Present Status Of Equine Cloning And Clinical Characterization Of Embryonic, Fetal And Neonatal Development Of Three Cloned Mules
The ability to clone mammals via somatic cell nuclear transfer has been recognized as a major scientific milestone because it proved that a fully differentiated somatic cell can be genetically reprogrammed back to the undifferentiated state of a 1-cell zygote (embryo) and initiate and undergo complete embryonic-fetal development, resulting in the birth of an animal that is genetically identical to the original cell donor. Although the specific methods used for cloning via nuclear transfer can differ, it is generally performed by micromanipulating and fusing 2 cells (Figure 1). One cell, referred to as the nuclear donor or karyoplast, is derived from the animal to be cloned; typically, donor cells are maintained in tissue culture, from which 1 cell is selected for each nuclear transfer procedure. The other cell, referred to as a cytoplast, is a mature unfertilized oocyte from which the genetic material (polar body and metaphase plate) has been removed. The cytoplast contains numerous cellular factors (eg, mRNA and proteins) that play an important role in the reprogramming of the genetic material (ie, genes) of the donor cell, which enables the cloned embryo to initiate the complex sequence of events leading to embryonic and fetal development. The reconstituted embryo uses the donor cell DNA as the template for subsequent gene expression, which results in a genetic clone of the donor animal.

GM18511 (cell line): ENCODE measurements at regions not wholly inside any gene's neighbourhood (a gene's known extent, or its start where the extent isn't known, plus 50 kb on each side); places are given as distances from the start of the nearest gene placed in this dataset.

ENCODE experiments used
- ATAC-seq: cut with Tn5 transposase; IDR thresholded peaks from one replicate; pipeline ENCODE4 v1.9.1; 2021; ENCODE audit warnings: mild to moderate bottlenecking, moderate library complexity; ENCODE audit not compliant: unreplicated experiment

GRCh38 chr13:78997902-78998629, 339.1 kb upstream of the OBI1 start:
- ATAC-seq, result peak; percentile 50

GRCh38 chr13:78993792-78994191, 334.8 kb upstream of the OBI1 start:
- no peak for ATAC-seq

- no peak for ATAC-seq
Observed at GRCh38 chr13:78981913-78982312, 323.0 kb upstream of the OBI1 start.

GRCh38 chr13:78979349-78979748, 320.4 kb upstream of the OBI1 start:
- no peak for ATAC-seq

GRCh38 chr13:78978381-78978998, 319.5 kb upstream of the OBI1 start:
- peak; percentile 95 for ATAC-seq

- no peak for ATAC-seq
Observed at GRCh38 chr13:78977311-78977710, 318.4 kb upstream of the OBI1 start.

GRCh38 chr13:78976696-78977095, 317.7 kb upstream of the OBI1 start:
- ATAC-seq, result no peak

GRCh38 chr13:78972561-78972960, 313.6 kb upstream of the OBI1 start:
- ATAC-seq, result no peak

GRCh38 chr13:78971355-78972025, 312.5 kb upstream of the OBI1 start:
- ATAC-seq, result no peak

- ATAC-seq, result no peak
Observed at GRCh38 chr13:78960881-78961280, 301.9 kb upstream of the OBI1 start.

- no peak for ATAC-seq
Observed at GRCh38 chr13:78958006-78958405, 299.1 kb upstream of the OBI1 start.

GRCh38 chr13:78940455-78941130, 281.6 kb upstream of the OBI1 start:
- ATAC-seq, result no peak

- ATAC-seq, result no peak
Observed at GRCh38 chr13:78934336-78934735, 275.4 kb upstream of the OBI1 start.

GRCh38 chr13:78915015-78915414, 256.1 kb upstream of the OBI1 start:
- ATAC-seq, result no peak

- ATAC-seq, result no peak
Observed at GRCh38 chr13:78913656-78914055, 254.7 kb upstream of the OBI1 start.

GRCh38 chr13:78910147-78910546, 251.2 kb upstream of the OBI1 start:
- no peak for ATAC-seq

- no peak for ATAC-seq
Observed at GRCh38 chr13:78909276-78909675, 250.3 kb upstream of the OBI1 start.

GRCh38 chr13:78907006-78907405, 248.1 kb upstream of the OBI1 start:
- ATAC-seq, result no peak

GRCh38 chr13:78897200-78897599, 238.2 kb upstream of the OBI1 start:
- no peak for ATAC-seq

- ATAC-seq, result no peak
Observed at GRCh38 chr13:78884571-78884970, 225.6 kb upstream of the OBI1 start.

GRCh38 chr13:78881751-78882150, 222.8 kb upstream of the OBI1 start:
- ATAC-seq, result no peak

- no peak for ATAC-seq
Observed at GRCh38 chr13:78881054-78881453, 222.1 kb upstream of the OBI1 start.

Vanderwall, D.K., Woods, G,L., Sellon, D.C., Tester, D.F., Schlafer, D.H. and White, K.L. 2004. Present Status Of Equine Cloning And Clinical Characterization Of Embryonic, Fetal And Neonatal Development Of Three Cloned Mules JAVMA 225(No.11): 1694-1699.